Consider this column an “open letter” of sorts to the Florida Department of Health.
First, do no harm.
Though those words are not actually printed in the Hippocratic Oath, but it’s still an important medical axiom.
Here’s the deal.
The feds recently passed a new law known as “Substance Use-Disorder Prevention that Promotes Opioid Recovery and Treatment (SUPPORT) for Patients and Communities Act” to address the opioid crisis. Good. But as with all large bills, there are some not-so-good parts.
Exceptio probat regulam, this is not.
Included in the sprawling, bipartisan bill is some language that could easily be misinterpreted in a former pill-mill state such as Florida. And, if misinterpreted, that language could end up taking lives rather than saving them.
A bit of background: There are special doctors known as “DATA 2000” physicians who have special training in dealing with drug addiction treatment and can prescribe some pretty serious stuff in order to help afflicted patients. It takes some extra training to join the ranks, and not every doctor takes those steps.
The few who go the extra mile to become DATA 2000 docs offer Medication Assisted Treatment, or MAT, and that includes prescribing power for what are essentially specialized narcotics. A new version of these narcotics may only be administered to a patient in person, either by injection or implant.
These aren’t take-home drugs. These aren’t “take two and call me in the morning” drugs. These are powerful controlled substances that are diligently tracked by the by U.S. Drug Enforcement Administration.
The new federal law allows states — if they so choose — to let DATA 2000 docs prescribe MAT drugs, but for the first time, it also allows non-DATA 2000 docs to administer them.
This bears repeating. These are narcotics with a significant street value and they require specially trained physicians to prescribe and administer.
The new federal law kicks down the door, DEA-style, when it comes to tracking these substances by letting non-trained physicians administer them without even being the doctor with their name on the script or bearing any meaningful responsibility for the patient’s care.
What could possibly go wrong? A lot.
Let’s follow this hypothetical scenario to its logical conclusion, using two doctors. The first, we’ll call him “Doc A,” has DATA 2000 training. The second we’ll refer to as “Doc B” for consistency’s sake, does not.
Doc A writes a script for some of the special, opioid-based MAT drugs, and though he would usually be tasked with administering them he decides, for whatever reason, that he doesn’t want that responsibility.
He faces a couple of options. Option 1: He can kick the can down the road and send the patient to another doctor —Doc B — who works down the street or in the next town, or wherever. Doc B steps in but does not have the proper training and is not lawfully allowed to prescribe the very drug that he would now be tasked with administering.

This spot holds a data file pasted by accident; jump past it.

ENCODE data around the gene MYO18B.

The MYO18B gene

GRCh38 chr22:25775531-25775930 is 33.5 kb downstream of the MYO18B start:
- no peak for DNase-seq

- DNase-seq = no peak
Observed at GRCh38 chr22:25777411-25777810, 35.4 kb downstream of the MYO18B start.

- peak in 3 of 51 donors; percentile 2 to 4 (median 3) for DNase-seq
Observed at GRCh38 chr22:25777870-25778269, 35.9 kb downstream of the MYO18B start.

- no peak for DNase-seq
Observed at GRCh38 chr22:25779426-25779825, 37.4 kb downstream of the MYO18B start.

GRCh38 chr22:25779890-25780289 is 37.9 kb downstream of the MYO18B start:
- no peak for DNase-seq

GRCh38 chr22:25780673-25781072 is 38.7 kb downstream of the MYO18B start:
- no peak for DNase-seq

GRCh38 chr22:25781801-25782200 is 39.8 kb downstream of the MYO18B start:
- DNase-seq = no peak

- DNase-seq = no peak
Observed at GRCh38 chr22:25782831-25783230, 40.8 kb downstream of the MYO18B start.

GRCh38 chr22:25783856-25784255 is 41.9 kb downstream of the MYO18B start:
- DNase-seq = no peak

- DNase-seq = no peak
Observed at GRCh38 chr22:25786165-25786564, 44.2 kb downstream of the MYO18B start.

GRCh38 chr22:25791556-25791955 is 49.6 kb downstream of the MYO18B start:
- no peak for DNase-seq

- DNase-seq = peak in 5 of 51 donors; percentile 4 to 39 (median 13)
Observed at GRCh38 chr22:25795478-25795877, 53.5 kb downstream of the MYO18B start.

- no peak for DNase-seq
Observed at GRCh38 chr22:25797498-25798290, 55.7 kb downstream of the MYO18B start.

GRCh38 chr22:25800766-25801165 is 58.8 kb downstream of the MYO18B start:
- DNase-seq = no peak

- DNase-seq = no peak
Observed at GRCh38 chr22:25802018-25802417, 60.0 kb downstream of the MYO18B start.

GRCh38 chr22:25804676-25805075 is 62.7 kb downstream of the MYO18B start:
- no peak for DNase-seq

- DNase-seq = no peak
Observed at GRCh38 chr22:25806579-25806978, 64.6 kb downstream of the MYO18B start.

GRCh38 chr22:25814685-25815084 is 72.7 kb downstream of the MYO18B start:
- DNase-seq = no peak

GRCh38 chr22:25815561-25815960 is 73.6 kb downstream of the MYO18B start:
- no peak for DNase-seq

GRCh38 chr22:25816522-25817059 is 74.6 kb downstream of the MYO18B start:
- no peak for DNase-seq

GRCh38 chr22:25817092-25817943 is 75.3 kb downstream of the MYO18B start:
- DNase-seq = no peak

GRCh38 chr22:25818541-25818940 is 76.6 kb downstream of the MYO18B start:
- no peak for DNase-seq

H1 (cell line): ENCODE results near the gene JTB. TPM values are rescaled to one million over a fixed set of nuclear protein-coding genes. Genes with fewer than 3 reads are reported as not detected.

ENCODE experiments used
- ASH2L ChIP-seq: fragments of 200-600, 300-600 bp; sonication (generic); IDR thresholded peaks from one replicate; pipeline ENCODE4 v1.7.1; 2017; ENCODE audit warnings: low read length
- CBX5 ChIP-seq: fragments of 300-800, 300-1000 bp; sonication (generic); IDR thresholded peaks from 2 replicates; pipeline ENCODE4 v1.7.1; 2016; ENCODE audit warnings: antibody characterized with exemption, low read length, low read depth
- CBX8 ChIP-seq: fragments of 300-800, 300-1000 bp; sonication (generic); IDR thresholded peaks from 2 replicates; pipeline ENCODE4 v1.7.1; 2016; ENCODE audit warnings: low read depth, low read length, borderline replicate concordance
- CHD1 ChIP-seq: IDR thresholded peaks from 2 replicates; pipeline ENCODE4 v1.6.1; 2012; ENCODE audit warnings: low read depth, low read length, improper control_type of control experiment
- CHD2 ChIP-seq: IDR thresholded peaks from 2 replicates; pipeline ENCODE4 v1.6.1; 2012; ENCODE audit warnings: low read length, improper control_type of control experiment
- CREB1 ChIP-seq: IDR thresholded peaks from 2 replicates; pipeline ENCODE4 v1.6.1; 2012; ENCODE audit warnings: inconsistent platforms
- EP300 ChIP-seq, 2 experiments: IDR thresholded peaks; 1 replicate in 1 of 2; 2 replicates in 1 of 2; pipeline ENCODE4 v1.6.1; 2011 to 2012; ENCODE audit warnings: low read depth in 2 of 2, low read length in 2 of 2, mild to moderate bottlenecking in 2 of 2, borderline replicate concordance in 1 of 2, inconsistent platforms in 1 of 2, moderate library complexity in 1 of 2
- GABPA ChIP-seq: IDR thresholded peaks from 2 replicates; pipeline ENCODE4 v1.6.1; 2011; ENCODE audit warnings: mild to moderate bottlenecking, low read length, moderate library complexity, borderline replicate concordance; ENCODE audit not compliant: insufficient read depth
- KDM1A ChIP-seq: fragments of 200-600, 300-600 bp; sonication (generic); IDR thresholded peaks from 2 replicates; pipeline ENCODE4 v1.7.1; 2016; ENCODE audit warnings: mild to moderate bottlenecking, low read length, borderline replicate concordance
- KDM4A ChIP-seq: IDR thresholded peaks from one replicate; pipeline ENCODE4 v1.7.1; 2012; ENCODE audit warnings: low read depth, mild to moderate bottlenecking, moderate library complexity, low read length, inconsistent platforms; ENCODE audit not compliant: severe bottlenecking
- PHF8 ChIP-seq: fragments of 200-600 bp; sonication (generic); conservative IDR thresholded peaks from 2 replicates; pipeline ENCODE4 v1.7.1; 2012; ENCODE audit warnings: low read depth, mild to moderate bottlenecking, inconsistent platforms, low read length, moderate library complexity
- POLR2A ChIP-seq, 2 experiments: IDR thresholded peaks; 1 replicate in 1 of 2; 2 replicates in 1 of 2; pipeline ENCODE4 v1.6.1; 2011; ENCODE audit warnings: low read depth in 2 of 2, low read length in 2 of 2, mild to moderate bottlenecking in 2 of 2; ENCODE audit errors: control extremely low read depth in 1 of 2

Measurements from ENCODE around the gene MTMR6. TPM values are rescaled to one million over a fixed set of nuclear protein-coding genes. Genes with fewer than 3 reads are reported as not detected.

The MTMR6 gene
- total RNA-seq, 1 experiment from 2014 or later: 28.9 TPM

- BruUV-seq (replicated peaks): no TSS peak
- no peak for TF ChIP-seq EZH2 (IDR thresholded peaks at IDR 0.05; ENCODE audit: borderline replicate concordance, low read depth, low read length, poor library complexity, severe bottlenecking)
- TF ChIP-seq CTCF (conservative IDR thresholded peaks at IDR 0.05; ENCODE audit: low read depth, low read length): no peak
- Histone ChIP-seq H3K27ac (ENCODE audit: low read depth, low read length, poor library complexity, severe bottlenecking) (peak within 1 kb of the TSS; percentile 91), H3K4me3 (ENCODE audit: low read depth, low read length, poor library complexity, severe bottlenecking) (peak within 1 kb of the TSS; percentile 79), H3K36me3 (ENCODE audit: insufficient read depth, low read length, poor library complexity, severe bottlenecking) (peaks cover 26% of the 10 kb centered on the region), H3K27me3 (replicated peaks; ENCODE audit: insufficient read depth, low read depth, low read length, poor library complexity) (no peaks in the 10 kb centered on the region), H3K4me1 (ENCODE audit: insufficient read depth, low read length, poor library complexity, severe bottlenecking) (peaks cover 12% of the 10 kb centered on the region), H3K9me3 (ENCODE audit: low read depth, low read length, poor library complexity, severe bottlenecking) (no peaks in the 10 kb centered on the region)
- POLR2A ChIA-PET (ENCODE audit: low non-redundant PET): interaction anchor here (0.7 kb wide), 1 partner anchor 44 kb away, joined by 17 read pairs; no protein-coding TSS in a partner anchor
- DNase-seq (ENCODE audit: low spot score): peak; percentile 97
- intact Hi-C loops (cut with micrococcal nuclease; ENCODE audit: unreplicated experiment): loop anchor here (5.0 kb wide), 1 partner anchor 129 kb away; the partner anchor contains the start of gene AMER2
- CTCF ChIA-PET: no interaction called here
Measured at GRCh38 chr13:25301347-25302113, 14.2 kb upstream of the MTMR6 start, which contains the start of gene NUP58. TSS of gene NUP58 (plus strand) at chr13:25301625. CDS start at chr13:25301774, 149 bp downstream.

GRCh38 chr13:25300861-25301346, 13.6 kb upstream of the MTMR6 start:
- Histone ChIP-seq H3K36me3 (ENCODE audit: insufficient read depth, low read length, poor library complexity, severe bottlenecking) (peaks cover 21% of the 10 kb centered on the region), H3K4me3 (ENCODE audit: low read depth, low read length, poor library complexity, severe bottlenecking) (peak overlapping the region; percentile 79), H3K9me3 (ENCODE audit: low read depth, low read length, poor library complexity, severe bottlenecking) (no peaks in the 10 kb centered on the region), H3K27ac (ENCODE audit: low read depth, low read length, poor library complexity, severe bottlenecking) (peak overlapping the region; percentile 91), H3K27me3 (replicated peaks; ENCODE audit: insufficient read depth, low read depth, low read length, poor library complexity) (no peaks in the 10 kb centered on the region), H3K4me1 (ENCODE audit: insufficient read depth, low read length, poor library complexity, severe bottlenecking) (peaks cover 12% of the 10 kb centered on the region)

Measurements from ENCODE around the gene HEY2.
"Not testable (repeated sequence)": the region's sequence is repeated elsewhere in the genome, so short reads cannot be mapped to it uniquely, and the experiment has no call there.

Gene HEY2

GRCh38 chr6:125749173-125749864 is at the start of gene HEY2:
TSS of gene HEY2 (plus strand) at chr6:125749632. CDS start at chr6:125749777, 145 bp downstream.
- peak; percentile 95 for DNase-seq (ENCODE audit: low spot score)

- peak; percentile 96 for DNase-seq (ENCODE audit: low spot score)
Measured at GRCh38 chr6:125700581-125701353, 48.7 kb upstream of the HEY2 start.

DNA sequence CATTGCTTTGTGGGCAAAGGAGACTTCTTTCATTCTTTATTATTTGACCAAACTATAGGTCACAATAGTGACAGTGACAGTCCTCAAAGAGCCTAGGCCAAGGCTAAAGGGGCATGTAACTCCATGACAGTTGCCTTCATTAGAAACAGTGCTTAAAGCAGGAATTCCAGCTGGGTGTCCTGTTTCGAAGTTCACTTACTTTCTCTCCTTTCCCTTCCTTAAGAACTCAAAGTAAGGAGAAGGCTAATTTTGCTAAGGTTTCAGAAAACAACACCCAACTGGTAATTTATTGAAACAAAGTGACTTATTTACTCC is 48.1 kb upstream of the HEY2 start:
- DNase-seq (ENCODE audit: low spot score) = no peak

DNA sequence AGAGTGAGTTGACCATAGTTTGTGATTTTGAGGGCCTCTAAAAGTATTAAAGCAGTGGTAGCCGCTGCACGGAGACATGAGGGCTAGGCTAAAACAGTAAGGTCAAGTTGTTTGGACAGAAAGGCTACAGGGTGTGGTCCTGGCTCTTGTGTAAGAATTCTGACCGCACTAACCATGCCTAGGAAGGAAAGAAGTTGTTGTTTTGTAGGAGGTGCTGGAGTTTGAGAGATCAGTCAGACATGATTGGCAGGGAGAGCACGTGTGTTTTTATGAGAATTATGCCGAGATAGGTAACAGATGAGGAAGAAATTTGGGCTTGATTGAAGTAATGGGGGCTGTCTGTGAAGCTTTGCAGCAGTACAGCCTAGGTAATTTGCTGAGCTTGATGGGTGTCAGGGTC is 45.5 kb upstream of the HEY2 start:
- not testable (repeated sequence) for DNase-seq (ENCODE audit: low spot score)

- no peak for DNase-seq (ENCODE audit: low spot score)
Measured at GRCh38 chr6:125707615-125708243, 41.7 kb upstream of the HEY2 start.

Taken alone, that’s nuts, right?
Doc B does not have the training, nor the authority to prescribe it, but he or she can and administer it to a patient who isn’t even theirs. Now the patient — who is NOT the patient of Doc B — shows up high. Doc B, not knowing any better, gives the patient the drug and, subsequently, he overdoses.
Great, just great. Any trial lawyers giving this a read — skip ahead a few paragraphs. Seriously. Pay no attention here, please.
Option 2: Doc A writes the script and the pharmacy drops off a batch of those high-powered opiods at Doc B’s office.
The patient, who is after all struggling with addiction, doesn’t show up. Ruh Roh! Now Doc B — he’s the one without the DATA 2000 training, remember — is now in possession of a narcotic with no patient in sight.
The pharmacy does not take back drug which, as stated, is worth its weight in gold on the street. Who is responsible for making sure these narcotics don’t sprout legs and waltz out the door? What, exactly, happens here? Hint: Only bad things at this point.
See the problems?
There are many, many problems with this provision of the SUPPORT Act, not the least of which relates to tracking each patient’s use and whether these high-potency, high-value are where they’re supposed to be.
These are just two of a myriad number of nightmare scenarios this new law could cause. To be clear: This isn’t a “scope” issue. This is a liability issue.
This isn’t saying don’t let doctors prescribe, that would be nuts. This is a “wait a sec, lets develop some guidelines here before someone gets killed” type scenario.
But Florida doesn’t have to settle for taking the good with the bad, and here’s why: State laws are not overruled by the SUPPORT Act. However, Florida needs to take the time to comb through the statutes and regulations on the books and decide how to implement these changes.
Here is my earnest plea to the Florida Department of Health: Please let the DATA 2000 docs know that they should not start prescribing MAT drugs like aspirin or start passing the buck (or the patient) on administering them. Let them know that unless and until you say so, there is no change in the current rules governing these medications.
We have enough people dying from opioids every day in Florida. Let’s not make it worse.
Primum non nocere. Placere!